A study in the International Journal of Economic Theory published by Wiley-Blackwell finds that certain proposed reforms intended to reduce petty corruption can actually have the opposite effect and increase the occurrence of corruption and bribes.
The paper titled “Petty Corruption: A Game-Theoretic Approach” explores a game theoretic model of petty corruption that occurs when entrepreneurs have to deal with low level bureaucrats to get approvals of specific privileges, from approval of loans from state owned banks to getting a passport.
The authors – Dr. Roy Radner, Dr. Ariane Lambert-Mogiliansky and Dr. Mukul Majumdar – use this ‘game theory’ to assess proposed policy reforms intended to lower the level of corruption, and find that not all are effective in reducing corruption levels.
"Situations that are identical from an economic point of view can lead to significantly different levels of bribery. Therefore certain proposed 'reforms' may actually lead to an increase in the level of bribes", says Dr. Radner.
Petty corruption refers to small bribes given to officials to expedite a transaction or increase the chances of an application’s approval. Such corruption has been shown to lower the level of economic activity, especially in developing countries, thus slowing their rates of economic growth.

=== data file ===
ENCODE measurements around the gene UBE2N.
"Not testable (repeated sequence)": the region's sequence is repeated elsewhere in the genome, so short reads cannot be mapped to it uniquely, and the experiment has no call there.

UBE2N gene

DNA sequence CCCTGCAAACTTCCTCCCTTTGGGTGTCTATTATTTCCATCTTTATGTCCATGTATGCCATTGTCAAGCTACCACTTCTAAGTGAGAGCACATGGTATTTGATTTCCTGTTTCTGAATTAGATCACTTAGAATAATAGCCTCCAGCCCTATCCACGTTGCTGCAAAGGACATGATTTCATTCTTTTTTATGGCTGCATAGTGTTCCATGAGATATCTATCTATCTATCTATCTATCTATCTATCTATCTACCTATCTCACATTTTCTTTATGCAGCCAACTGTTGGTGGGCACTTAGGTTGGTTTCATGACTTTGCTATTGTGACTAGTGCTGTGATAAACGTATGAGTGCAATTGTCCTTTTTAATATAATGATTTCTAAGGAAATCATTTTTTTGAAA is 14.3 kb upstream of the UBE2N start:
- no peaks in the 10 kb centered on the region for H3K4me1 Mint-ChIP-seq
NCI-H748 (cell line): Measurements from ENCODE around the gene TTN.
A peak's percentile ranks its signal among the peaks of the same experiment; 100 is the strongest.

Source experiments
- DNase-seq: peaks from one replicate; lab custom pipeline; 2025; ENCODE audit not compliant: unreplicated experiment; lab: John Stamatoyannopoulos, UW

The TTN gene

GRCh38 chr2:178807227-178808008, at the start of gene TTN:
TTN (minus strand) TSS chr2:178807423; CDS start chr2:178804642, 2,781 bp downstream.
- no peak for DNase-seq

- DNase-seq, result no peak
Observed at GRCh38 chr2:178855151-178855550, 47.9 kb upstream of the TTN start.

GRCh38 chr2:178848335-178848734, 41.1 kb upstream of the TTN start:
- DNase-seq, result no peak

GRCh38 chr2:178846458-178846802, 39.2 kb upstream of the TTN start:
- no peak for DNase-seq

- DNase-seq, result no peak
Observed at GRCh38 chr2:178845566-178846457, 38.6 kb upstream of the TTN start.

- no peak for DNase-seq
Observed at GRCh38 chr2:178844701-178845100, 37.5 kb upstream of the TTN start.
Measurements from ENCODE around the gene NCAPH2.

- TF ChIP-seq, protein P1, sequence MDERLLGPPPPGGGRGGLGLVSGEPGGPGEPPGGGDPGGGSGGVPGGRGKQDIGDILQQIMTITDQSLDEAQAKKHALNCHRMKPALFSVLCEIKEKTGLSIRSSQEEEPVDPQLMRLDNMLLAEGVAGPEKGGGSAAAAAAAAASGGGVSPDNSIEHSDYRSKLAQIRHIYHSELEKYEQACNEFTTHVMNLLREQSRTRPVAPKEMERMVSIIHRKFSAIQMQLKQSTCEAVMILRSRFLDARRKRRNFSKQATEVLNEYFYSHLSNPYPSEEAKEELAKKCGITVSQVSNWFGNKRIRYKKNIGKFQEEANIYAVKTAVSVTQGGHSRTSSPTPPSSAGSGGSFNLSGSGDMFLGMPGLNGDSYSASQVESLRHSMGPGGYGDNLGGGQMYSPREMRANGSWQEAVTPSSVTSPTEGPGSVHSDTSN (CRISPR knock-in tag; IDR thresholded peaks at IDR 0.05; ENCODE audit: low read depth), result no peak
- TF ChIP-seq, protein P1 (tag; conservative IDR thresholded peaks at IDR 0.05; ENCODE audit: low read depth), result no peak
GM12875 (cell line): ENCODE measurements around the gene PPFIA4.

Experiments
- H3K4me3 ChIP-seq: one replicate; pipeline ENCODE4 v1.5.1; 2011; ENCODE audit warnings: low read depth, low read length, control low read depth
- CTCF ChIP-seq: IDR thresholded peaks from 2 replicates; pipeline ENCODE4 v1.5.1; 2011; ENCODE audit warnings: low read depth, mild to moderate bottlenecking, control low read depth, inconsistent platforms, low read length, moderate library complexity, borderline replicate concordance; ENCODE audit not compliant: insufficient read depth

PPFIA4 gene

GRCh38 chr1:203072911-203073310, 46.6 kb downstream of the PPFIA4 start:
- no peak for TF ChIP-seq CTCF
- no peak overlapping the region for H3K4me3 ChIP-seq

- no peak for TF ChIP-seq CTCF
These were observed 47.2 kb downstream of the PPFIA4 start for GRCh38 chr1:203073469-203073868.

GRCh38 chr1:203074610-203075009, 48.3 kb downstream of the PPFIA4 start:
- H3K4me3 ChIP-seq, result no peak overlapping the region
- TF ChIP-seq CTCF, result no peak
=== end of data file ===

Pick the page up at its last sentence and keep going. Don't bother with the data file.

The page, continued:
Dr. Radner adds. “The total impact of small and petty bribes on the efficiency and welfare of an economy is substantial and has been described as ‘anti-poor, anti-development, anti-growth and anti-investment’. More importantly, it creates an environment that undermines the legitimacy of the state.”
This paper is published in the June 2008 issue of International Journal of Economic Theory (Vol 4, Issue 2, 2008)
About International Journal of Economic Theory
The International Journal of Economic Theory (IJET) publishes original articles for international audiences in all fields of economic theory. It also publishes empirical and experimental analyses and mathematical techniques where there is strong relevance to economic theory. Specifically it covers: microeconomics, macroeconomics, game theory, general equilibrium, welfare economics, public economics, industrial organization, intertemporal economics, international economics, development economics, behavial and experimental economics and mathematical methods for economics.
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